Algeria plans to pass a new energy law that offers tax incentives to attract investment and is in discussion with foreign firms such as BP and Anadarko regarding its shale gas reserves, Reuters reported.
Growing domestic consumption has decreased energy exports, the main source of the state budget. In an attempt to reverse the fall, the energy ministry began drafting amendments to the current energy law, offering more incentives for foreign investors.
“We will remove all obstacles, wage a battle against bureaucracy and change tax procedures,” Energy Minister Mustapha Guitouni stated. “The amendment is required by our energy security,” he continued. “The current system must change. We will intensify consultations with our partners.”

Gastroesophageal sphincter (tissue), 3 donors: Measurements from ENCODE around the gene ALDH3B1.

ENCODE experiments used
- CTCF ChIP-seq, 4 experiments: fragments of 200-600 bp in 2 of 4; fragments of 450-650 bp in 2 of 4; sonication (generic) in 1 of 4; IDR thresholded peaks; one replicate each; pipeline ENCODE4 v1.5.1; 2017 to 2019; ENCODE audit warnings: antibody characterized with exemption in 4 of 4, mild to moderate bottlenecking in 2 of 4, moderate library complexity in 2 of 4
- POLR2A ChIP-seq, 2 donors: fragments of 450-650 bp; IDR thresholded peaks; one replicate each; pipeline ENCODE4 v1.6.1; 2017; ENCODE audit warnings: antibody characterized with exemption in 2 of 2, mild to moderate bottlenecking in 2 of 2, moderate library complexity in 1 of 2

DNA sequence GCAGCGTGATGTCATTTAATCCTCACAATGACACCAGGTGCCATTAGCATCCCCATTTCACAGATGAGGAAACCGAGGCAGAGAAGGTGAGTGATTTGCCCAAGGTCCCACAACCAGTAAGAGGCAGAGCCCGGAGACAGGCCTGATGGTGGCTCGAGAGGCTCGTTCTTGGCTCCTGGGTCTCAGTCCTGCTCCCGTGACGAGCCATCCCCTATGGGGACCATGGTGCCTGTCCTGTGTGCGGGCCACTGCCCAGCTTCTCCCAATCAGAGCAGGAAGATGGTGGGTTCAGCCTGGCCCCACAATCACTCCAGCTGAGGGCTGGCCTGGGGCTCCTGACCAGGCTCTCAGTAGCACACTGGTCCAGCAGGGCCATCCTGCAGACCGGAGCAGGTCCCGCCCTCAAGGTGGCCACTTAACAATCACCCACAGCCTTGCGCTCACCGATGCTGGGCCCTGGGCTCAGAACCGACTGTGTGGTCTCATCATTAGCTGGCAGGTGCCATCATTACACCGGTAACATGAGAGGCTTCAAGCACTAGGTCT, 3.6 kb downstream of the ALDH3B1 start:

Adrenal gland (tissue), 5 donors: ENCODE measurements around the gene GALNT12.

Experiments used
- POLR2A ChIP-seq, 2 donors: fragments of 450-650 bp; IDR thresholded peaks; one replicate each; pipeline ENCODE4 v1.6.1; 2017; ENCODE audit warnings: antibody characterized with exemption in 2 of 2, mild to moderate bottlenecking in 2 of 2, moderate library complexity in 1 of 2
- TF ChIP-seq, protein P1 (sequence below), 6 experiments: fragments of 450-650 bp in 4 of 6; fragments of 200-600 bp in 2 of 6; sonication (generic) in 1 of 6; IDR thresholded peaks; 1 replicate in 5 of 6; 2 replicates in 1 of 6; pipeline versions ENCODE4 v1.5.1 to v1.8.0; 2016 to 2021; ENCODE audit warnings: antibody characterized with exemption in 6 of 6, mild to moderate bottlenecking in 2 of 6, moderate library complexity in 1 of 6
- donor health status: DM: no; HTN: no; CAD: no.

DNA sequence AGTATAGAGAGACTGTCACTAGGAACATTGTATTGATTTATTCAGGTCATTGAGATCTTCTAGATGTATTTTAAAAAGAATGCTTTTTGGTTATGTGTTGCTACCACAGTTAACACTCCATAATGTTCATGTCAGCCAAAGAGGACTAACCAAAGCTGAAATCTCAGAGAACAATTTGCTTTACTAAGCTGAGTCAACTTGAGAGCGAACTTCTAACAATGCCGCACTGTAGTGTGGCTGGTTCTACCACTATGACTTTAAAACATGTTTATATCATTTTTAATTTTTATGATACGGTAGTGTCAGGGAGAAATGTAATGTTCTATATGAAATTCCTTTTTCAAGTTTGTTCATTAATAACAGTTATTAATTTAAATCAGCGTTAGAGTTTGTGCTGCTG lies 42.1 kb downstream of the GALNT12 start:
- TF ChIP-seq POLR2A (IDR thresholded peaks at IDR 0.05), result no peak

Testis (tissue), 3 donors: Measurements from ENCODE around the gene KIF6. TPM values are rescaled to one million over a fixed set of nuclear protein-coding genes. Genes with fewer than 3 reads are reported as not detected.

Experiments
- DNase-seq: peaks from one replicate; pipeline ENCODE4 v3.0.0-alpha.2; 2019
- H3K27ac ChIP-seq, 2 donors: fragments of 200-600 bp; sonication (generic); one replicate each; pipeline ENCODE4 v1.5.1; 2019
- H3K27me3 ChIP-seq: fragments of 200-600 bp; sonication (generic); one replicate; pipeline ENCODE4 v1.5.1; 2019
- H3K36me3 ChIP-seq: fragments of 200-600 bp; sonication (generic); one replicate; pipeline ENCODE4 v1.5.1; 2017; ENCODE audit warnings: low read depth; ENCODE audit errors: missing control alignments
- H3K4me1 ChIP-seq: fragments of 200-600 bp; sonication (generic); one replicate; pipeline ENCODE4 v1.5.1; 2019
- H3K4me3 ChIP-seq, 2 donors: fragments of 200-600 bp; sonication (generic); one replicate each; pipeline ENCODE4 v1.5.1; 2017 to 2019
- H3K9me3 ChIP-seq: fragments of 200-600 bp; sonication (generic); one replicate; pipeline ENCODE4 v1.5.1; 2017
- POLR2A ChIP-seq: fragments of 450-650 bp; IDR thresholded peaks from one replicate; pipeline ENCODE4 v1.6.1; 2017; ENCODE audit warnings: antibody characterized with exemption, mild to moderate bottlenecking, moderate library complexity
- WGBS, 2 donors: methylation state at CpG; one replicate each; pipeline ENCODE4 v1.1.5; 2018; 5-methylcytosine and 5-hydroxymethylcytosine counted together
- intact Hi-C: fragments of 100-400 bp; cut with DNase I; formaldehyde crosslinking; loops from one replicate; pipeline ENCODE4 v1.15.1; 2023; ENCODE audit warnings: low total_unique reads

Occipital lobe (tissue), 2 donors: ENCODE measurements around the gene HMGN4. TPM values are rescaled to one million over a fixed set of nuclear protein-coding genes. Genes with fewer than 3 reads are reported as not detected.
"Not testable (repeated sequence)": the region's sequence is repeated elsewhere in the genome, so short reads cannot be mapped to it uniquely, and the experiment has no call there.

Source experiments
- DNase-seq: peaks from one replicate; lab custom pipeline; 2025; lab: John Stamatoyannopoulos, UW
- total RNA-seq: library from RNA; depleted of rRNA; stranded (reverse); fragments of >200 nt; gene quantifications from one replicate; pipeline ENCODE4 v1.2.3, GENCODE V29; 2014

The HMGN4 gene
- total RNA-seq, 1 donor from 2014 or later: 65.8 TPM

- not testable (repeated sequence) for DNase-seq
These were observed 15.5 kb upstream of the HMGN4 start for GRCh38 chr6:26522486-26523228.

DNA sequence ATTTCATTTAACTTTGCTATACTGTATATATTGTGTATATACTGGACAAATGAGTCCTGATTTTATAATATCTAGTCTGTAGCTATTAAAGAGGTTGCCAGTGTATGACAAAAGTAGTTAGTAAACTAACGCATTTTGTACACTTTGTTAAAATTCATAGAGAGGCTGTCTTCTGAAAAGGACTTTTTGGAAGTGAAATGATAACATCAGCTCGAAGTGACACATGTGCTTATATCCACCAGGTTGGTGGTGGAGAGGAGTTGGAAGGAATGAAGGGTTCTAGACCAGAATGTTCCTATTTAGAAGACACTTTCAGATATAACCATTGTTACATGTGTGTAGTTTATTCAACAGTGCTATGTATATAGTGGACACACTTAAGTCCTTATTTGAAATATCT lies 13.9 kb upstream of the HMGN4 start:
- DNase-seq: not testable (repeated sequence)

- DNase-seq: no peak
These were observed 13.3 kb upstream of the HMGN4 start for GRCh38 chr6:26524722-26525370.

Algeria has previously attempted to boost shale output but plans were hindered by protests from residents in the affected areas over fears of pollution.
“Evaluation studies on shale gas potential are going on. This will take five to 10 years,” Guitouni said.
State oil company Sonatrach is trying to expand operations abroad as the country looks to attract foreign investors. “Egypt is interested in working with us,” Guitouni said.
Earlier this year, Sonatrach penned an agreement with Iraqi companies to form joint ventures for gas projects. Sonatrach has already begun operations in Peru, Libya, Niger and Mali.
Algeria plans refine its own oil and gas instead of selling it as crude.
About 11.5 million tons of fuel are currently refined in Algeria, however annual consumption reached 15 million tons in 2017.